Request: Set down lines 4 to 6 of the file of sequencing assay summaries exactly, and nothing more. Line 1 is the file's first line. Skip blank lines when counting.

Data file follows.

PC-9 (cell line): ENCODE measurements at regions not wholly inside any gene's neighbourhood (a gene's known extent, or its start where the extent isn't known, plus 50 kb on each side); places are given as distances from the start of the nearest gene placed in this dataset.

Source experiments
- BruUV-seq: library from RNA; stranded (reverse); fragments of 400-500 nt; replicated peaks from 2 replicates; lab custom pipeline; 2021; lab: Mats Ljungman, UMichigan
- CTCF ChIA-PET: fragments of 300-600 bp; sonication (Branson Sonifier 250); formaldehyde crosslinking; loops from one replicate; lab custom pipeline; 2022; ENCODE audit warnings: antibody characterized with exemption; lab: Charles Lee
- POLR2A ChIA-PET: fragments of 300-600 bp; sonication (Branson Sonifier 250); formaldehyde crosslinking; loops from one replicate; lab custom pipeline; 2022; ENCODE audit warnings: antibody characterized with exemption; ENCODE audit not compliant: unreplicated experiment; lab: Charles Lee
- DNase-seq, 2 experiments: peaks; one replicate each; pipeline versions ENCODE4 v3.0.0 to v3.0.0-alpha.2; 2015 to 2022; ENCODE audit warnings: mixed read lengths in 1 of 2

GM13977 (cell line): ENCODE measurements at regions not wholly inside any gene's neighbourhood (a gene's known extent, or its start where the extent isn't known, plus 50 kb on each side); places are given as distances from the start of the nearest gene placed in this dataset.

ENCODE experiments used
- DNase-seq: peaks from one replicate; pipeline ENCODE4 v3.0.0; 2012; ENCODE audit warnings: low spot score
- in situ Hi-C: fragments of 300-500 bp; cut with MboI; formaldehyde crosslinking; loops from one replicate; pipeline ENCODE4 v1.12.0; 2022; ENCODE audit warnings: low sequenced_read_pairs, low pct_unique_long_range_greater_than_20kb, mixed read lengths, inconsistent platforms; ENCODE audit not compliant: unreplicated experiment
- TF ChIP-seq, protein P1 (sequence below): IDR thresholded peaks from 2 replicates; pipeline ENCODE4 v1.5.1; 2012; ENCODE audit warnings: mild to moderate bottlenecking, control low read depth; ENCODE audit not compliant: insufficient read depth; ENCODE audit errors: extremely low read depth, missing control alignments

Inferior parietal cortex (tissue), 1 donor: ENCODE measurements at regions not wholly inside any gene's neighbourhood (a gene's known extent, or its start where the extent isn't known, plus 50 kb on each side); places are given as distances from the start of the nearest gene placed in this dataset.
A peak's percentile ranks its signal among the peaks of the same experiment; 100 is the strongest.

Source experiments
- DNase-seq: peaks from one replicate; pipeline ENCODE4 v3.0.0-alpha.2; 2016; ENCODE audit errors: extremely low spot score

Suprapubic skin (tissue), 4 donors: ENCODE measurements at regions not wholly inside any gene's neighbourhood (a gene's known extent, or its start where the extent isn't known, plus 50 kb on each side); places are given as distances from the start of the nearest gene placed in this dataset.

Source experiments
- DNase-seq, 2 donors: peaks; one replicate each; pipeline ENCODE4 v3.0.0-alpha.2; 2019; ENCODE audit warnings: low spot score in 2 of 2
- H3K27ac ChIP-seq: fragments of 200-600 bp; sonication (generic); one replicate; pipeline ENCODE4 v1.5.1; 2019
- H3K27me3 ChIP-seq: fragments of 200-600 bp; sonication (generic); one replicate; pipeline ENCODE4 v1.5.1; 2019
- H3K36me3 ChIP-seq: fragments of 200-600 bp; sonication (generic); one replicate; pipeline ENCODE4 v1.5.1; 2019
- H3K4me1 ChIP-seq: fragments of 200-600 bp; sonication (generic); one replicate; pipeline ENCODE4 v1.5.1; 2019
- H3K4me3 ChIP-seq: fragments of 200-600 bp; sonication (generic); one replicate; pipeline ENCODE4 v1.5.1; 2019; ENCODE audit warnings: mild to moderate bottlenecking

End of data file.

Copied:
- CTCF ChIA-PET: fragments of 300-600 bp; sonication (Branson Sonifier 250); formaldehyde crosslinking; loops from one replicate; lab custom pipeline; 2022; ENCODE audit warnings: antibody characterized with exemption; lab: Charles Lee
- POLR2A ChIA-PET: fragments of 300-600 bp; sonication (Branson Sonifier 250); formaldehyde crosslinking; loops from one replicate; lab custom pipeline; 2022; ENCODE audit warnings: antibody characterized with exemption; ENCODE audit not compliant: unreplicated experiment; lab: Charles Lee
- DNase-seq, 2 experiments: peaks; one replicate each; pipeline versions ENCODE4 v3.0.0 to v3.0.0-alpha.2; 2015 to 2022; ENCODE audit warnings: mixed read lengths in 1 of 2